Searching for a Scene


Today, I am searching for a scene. I am in the dreaded sagging middle of my WIP and know that I must keep the action very high. Every start I tried this morning included too much narrative, not enough action. In other words, I don’t yet have a scene.

But this unfocused writing is helping me find topics to talk about, giving me snippets that will probably be included in the eventual draft of the chapter.

In other word, I am exploring the territory and searching for a scene, for something that my characters can fight about, a conflict to anchor this section of the story.

I am approaching it several ways.

Free Write. I am just writing about the characters interacting to see what they want to talk about at this stage of the game. How do they butt heads. I’ve found several interesting minor conflicts, but not anything in particular.

Exploiting Character Traits. While searching for a scene, I am looking to my character’s traits to find areas of conflict. I deliberately set them up to have contrasts. One of the most promising contrasts is that B’s mother is a lawyer and ehe has had it drilled into her, “Tell the truth, the whole truth, and nothing but the truth.” But A has a big secret that his parent’s have forbidden him to talk about. This conflict is likely to be the one that will save the scene. I “found” this conflict by making lists of character traits and thinking about what this would mean in terms of A and B fighting about something. I am thinking, Conflict.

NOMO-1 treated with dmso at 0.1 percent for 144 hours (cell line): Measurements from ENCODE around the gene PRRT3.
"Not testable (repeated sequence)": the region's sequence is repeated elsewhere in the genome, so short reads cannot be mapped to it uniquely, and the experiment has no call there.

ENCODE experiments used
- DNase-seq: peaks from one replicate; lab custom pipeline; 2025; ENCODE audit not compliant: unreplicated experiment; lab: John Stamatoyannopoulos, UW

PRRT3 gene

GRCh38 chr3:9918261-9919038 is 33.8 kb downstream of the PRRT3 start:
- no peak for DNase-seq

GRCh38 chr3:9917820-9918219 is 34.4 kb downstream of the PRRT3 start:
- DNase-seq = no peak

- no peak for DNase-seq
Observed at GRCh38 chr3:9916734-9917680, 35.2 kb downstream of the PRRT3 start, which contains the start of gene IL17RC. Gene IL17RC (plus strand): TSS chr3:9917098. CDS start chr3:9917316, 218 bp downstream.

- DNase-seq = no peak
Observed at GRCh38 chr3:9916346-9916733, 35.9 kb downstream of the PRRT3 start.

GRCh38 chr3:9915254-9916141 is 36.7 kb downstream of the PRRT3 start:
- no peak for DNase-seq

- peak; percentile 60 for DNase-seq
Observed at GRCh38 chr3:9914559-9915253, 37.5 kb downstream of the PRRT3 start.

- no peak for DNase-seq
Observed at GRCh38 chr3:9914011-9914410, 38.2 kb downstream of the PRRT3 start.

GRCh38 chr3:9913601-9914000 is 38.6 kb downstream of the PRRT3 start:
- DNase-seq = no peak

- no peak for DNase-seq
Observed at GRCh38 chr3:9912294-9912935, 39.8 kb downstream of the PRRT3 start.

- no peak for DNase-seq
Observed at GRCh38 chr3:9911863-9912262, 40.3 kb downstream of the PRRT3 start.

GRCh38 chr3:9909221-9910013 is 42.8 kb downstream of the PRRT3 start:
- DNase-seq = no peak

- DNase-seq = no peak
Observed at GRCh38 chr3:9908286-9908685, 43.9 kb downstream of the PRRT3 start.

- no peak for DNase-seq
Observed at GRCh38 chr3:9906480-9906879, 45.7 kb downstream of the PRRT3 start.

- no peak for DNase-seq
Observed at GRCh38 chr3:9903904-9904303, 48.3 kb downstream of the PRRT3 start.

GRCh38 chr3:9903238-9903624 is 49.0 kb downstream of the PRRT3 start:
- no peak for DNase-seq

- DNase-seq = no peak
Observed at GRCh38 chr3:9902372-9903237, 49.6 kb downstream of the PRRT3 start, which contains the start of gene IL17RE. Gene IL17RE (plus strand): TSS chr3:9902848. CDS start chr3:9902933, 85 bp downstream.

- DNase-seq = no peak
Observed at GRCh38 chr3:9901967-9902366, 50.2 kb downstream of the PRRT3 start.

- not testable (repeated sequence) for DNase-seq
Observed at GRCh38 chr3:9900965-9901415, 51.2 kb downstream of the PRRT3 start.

Sagging Middle. It is especially important in this chapter four to find a strong conflict because I am in danger of the dreaded sagging middle. The main plot of the story is set up and now we need to get about the business of solving it. Everything I wrote first, though, had too much narrative, not a scene.

If, instead, I put that same material in the context of a fight about telling the truth, the local conflict will hold the interest, while I get a lot of potentially boring things out of the way for the overall plot.

Not Afraid to Fail. In other words, I am not afraid to fail in this exploration of my story. My goal for today’s writing is not a polished chapter, but an exploration of a series of possible solutions. I might not find the perfect one today, but eliminating several is valuable. The right one will come along, if I just trust the process, if I fail three or five or fifteen times. It’s the process that matters.

Write a scene. When I finally get enough exploration done, I’ll go back and structure a real scene, concentrating then on dramatic structure and keeping the reader intrigued.

  • Tahmina
    March 19, 2012

    Thanks for the post Darcy. The ‘not afraid to fail’ message was just what I needed to hear today. All the best on your scene.

  • KimGreenAtlanta
    March 20, 2012

    Great post! It provides valuable insight. We all reach those stuck points. It is important to think about scenes vs. narration or exposition. I am curious about the plot/basic conflicts. Does the plot suggest what should be important enough to be a scene?